AIDS disproportionately impacts communities of color. Because we work to build capacity in minority communities to augment the response to HIV/AIDS, last month Miguel Gomez and Fard Johnmar , Founder of Envision Solutions, LLC , moderated a discussion about the current status of new media, where it is headed, and how AIDS.gov can better reach the organizations and leaders who are serving communities of color.
- Andre Blackman – Health Communications Analyst at RTI International and founder of “Pulse + Signal,” blog.
- Cheryl Contee – partner and co-founder of Fission Strategy and blogs as Jill Tubman on “Jack and Jill Politics”.
- Shwen Gwee – Lead, New Media Communications at Vertex Pharmaceuticals , also founder of “Med 2.0” blog.
- Darin Gilstrap – CEO of InnerCityMedicine Networks .
- David Williams – co-founder of “PatientsLikeMe” .
- Carmen Gonzalez – Manager of Strategy and Communications with the Healthcare Communications Group .
We started by identifying individuals who address, directly, or indirectly, issues pertaining to public health, new media and communities of color, and invited them to join us in a conversation. The participants’ expertise ranged from healthcare marketing and communications, to governmental research and technical consulting, to pharmaceuticals, to digitally-integrated medical information technology and media, to web communication and development. Participants were asked to discuss program successes, challenges, and opportunities for engaging communities of color in the U.S. in new media and about HIV activities through new media.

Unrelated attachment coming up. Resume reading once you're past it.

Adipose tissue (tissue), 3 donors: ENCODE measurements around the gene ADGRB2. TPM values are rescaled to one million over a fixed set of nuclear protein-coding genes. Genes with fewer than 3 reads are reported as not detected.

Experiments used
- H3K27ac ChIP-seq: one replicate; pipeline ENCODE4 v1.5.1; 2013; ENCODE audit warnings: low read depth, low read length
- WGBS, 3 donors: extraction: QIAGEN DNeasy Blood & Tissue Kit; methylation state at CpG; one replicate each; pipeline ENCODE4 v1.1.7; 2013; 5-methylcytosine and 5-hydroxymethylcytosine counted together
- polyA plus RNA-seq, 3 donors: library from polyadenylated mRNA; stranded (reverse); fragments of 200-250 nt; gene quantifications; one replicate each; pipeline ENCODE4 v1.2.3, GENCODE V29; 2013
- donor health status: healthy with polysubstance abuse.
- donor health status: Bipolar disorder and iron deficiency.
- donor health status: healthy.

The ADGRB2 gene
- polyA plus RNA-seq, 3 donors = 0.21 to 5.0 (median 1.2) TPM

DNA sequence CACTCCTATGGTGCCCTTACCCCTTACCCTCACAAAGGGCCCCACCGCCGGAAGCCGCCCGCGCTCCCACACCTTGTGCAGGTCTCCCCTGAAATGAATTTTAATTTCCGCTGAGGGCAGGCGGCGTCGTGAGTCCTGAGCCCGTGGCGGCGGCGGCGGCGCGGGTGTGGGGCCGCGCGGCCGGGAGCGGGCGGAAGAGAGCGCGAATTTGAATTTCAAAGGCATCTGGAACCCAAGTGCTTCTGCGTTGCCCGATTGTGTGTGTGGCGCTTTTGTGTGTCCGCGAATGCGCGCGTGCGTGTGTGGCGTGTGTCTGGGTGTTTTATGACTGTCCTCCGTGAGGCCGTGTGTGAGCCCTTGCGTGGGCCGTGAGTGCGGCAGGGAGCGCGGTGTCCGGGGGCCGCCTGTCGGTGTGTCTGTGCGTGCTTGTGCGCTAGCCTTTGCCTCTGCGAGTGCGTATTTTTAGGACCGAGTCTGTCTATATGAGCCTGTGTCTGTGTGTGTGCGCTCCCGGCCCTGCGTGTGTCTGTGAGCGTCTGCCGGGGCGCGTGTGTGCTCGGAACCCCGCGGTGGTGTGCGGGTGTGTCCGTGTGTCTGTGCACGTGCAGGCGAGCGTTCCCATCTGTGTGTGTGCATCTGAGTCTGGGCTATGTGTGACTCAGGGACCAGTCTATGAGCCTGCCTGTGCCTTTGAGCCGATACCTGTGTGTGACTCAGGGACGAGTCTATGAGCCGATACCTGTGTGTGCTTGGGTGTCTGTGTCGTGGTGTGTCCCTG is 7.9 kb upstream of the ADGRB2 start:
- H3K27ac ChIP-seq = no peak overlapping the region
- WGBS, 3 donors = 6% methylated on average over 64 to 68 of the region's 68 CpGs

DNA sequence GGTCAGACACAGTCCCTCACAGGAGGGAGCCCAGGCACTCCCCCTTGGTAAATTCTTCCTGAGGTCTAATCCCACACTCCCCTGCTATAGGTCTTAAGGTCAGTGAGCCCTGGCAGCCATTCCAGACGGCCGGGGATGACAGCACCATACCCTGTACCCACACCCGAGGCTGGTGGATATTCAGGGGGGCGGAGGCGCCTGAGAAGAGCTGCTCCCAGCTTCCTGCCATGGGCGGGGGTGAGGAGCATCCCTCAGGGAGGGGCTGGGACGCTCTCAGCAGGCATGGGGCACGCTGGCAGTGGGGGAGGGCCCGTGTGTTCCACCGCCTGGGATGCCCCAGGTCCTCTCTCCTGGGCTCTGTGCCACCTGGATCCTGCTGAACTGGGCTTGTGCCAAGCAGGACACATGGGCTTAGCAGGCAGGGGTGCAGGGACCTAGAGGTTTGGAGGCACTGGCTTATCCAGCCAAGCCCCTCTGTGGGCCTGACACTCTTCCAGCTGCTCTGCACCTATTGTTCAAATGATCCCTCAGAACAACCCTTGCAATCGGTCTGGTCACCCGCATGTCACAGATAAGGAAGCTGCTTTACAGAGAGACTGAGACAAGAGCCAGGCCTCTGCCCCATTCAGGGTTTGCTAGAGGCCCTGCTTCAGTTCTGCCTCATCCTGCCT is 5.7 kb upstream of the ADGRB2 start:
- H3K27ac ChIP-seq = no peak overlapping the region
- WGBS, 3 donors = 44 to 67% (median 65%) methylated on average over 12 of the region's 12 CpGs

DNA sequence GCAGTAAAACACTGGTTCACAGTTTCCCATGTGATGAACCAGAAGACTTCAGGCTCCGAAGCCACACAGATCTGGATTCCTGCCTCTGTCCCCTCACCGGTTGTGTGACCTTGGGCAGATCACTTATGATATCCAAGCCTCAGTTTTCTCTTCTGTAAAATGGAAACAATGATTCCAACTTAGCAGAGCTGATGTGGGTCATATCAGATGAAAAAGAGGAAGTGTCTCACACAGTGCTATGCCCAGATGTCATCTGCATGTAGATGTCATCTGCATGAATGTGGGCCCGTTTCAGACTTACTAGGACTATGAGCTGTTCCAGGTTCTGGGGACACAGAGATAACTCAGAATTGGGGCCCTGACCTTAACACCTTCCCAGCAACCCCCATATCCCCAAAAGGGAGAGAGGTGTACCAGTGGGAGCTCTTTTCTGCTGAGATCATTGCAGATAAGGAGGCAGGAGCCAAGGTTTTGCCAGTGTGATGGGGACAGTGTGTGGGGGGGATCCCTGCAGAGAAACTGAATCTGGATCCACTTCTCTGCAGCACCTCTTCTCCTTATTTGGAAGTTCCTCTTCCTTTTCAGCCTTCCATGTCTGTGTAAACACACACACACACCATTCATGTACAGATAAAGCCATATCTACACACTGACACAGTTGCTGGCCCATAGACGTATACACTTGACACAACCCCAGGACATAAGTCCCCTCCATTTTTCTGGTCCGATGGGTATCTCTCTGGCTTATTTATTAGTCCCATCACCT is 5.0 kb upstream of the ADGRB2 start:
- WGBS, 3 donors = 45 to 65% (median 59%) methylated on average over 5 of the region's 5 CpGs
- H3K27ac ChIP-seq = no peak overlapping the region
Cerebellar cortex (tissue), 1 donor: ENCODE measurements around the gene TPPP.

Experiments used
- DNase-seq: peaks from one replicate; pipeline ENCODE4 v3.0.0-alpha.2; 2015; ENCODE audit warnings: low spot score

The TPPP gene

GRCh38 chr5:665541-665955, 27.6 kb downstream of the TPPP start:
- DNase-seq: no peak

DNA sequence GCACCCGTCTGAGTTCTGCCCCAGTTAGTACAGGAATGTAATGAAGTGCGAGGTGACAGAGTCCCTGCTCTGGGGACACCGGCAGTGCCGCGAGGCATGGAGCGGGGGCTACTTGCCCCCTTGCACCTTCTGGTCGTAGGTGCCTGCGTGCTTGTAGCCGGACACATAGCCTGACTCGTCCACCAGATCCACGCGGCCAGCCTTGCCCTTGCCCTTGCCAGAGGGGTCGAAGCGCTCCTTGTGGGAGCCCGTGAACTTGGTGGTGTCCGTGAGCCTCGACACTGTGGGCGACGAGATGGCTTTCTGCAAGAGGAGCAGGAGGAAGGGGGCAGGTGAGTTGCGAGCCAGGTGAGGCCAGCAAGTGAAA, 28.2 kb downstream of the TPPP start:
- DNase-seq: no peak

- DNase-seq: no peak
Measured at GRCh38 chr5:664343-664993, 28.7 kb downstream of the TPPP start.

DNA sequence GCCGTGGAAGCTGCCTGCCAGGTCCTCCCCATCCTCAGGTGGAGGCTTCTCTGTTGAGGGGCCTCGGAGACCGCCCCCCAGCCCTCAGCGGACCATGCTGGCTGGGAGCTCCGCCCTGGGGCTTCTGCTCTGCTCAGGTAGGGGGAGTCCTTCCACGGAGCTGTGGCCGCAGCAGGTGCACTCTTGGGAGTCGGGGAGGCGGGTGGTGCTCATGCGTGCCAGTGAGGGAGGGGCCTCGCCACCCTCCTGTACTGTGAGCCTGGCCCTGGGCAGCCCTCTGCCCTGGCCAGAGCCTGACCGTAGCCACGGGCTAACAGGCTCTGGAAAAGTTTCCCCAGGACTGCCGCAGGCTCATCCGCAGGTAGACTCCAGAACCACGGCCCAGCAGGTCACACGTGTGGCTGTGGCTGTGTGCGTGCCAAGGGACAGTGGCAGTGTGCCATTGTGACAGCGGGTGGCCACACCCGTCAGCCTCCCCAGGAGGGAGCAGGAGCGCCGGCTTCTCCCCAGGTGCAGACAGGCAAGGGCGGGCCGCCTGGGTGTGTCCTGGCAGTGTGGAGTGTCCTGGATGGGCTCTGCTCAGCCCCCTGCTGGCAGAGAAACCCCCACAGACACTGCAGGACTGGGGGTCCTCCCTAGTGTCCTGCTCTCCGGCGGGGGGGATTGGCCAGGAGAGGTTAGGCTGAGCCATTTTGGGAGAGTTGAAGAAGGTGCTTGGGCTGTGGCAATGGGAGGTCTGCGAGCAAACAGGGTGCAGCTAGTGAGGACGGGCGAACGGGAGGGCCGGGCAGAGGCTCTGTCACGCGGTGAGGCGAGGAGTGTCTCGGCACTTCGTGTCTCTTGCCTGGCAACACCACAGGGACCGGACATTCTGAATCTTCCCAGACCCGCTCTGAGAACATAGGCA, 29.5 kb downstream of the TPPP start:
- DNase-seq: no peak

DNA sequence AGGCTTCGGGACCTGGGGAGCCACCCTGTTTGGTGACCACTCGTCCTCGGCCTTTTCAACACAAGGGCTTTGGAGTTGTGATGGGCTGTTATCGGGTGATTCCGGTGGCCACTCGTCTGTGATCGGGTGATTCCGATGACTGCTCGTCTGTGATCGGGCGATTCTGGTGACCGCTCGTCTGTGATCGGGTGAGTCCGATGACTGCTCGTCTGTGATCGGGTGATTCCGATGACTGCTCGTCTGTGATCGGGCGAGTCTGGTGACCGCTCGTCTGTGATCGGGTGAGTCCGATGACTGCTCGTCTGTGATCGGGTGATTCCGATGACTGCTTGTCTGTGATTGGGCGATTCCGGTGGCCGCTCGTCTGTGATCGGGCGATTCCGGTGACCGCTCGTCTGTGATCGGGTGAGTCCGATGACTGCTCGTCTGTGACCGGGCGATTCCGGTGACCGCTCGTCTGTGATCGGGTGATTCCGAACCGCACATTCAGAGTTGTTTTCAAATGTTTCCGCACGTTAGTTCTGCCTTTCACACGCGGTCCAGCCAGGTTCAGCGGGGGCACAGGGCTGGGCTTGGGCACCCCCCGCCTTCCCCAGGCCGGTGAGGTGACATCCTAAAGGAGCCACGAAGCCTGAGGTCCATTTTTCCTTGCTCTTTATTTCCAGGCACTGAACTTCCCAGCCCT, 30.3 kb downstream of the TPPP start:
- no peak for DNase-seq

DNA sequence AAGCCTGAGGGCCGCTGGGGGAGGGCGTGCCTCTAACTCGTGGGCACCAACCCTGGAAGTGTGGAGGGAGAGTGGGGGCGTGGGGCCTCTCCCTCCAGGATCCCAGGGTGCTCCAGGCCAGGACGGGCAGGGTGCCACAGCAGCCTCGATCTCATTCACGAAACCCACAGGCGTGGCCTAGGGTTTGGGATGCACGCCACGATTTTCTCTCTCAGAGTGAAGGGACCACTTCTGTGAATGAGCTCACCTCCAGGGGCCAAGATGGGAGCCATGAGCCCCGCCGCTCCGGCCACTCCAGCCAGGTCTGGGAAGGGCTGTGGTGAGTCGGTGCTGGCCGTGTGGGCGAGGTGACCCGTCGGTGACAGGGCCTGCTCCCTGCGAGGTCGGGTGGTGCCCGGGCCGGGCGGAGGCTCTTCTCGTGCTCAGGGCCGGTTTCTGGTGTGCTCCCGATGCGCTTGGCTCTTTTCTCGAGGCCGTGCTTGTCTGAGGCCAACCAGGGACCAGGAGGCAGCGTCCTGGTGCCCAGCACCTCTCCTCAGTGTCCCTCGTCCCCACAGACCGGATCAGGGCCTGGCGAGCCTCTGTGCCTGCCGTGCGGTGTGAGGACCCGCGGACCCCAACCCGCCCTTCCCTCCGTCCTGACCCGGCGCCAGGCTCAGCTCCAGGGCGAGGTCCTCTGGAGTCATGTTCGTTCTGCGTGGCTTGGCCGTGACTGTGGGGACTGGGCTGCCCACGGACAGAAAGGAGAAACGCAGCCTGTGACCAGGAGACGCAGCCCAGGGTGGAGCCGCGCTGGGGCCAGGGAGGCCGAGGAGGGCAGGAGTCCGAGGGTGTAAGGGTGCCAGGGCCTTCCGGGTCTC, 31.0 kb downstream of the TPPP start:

Participants told us that there was still a need to learn more about how communities of color use the Internet to make healthcare decisions. They noted that it can be a challenge to convince organizational leaders and key decision makers that not only are communities of color using new media, but that new media tools can also augment their own work. As Fard reminded us, “The key division between new media users and non-users is economics, not race.” We also heard that it can be challenging to know how to best integrate new media tools at the local level. And they also spoke of the importance, and challenge, of identifying authentic representation from communities of color. In other words, it is important to hear from diverse communities themselves.
Despite these challenges, participants told us that new media can help us treat our readers, audiences, and communities with respect – by giving them a voice and a platform to have their voices be heard. New media can also be a particularly helpful tool to engage audiences to be a part of something — whether that be achieving a personal goal, being part of a movement, or sharing information.
The importance of empowering and engaging the community was a recurrent theme. Participants offered several recommendations to encourage communities of color to utilize new media tools more broadly:
Ensure that new media tools are culturally competent and are being deployed where people gather online such as sites like BlackPlanet.com .
Make sure that grassroots and community organizations understand how new media can bolster and augment traditional community-building efforts. For example, including a mobile SMS shortcode in a flyer that is distributed via health fairs and community leafleting efforts can increase the reach and impact of educational efforts.
Understand whether and how people within the community use new media tools. For example, the Pew Internet & American Life Project recently noted that African Americans and Hispanics are heavy users of the mobile Internet . Developing mobile-friendly Websites and utilizing popular social networks like Facebook and Twitter can be an effective means of reaching communities of color with HIV/AIDS information.
What are some challenges you’ve faced when using new media to engage with communities of color? Do you have any successes or best practices we should know about? We’d love to hear from you!